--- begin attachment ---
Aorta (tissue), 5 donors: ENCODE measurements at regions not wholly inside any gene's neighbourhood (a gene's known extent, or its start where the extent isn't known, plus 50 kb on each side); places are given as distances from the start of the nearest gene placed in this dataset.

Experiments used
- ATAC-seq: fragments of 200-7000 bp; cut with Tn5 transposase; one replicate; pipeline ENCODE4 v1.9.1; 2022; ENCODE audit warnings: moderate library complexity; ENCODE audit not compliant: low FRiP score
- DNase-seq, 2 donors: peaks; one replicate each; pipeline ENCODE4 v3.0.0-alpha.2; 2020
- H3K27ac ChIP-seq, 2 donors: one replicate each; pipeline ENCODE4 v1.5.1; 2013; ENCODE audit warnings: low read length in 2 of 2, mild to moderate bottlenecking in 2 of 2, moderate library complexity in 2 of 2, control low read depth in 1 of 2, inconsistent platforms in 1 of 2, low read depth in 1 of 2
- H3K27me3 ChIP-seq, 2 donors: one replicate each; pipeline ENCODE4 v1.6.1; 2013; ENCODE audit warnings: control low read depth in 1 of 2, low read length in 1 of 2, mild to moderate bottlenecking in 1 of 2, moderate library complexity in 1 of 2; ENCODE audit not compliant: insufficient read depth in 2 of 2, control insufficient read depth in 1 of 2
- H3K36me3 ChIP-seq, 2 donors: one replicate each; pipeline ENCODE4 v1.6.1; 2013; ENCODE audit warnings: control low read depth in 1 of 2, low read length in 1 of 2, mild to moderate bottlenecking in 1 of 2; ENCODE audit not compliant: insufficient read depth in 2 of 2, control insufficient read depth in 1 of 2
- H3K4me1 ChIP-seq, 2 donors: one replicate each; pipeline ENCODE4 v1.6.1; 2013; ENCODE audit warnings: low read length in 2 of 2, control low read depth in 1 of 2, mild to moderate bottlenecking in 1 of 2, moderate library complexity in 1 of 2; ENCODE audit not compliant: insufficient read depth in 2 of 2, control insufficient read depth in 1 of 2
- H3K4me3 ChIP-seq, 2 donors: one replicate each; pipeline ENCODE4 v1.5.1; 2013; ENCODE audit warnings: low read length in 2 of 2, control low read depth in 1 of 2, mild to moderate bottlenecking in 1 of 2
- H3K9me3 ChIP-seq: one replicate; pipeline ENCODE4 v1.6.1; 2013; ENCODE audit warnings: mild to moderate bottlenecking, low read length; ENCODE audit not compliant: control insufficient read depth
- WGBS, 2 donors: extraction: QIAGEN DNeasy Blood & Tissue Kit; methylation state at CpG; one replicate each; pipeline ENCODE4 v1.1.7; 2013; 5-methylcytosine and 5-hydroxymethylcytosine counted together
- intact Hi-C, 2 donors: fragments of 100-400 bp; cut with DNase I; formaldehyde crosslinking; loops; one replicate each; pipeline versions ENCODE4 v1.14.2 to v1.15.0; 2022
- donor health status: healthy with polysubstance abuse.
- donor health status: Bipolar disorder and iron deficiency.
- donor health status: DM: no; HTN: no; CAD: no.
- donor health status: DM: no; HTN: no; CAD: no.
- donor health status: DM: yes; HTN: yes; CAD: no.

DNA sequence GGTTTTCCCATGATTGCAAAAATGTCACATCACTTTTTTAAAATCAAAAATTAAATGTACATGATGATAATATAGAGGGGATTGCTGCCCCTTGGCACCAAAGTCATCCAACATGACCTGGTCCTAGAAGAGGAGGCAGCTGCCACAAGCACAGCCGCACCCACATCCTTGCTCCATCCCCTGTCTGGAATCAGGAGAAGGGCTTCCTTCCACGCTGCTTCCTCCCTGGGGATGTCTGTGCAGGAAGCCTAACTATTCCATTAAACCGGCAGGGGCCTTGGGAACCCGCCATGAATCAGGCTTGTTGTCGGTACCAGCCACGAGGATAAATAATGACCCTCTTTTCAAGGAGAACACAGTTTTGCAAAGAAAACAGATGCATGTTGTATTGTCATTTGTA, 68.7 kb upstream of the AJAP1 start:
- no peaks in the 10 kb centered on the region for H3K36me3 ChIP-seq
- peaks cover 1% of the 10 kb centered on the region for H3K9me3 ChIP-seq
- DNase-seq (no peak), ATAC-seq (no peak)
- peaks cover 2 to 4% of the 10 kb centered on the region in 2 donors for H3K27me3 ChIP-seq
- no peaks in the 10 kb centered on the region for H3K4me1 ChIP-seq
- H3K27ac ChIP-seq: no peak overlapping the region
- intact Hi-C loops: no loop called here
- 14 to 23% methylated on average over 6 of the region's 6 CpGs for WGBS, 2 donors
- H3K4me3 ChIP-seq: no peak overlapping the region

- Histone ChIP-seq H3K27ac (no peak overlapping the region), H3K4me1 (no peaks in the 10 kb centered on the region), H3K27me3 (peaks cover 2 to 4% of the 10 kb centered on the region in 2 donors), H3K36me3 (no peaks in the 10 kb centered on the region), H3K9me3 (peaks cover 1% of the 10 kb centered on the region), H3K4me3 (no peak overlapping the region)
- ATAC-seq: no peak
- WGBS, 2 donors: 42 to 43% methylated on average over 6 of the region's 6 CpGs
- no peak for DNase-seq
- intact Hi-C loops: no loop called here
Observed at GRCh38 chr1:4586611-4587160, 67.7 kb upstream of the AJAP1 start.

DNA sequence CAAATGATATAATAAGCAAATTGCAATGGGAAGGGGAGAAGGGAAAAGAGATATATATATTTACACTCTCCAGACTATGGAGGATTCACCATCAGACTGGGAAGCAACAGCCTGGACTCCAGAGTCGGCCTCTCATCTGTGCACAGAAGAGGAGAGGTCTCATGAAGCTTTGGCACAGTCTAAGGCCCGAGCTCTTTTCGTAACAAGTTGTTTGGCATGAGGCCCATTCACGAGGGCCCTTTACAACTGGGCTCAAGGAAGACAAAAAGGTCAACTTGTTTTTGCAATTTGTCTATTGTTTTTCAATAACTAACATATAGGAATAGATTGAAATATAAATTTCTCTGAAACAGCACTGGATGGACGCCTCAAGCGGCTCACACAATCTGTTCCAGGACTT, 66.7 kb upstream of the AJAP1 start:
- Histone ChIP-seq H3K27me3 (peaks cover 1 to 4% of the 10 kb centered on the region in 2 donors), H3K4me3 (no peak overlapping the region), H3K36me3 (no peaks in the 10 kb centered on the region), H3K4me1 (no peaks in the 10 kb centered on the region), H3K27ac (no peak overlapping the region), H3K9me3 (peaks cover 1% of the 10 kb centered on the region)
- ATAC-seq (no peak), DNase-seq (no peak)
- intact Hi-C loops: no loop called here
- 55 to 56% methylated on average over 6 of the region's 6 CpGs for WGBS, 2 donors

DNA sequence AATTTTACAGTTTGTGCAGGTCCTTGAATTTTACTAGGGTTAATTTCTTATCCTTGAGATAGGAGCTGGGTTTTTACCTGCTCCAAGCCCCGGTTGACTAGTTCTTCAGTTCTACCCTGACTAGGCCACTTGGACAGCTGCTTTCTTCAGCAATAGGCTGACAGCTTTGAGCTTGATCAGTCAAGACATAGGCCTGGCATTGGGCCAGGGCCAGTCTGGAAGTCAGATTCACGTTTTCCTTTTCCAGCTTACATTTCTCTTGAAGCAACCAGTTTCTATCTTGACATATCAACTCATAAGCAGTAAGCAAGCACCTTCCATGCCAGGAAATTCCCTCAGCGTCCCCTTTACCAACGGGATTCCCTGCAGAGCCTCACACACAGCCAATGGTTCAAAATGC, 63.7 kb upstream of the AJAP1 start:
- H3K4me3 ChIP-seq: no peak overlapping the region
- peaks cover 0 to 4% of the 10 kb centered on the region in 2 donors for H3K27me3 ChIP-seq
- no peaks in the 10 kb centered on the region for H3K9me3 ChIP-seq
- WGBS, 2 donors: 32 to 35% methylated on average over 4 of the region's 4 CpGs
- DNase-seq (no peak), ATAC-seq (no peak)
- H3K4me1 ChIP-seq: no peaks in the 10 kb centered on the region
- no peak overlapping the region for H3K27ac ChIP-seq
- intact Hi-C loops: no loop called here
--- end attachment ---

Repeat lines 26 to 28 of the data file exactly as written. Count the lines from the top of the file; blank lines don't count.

- 14 to 23% methylated on average over 6 of the region's 6 CpGs for WGBS, 2 donors
- H3K4me3 ChIP-seq: no peak overlapping the region

- Histone ChIP-seq H3K27ac (no peak overlapping the region), H3K4me1 (no peaks in the 10 kb centered on the region), H3K27me3 (peaks cover 2 to 4% of the 10 kb centered on the region in 2 donors), H3K36me3 (no peaks in the 10 kb centered on the region), H3K9me3 (peaks cover 1% of the 10 kb centered on the region), H3K4me3 (no peak overlapping the region)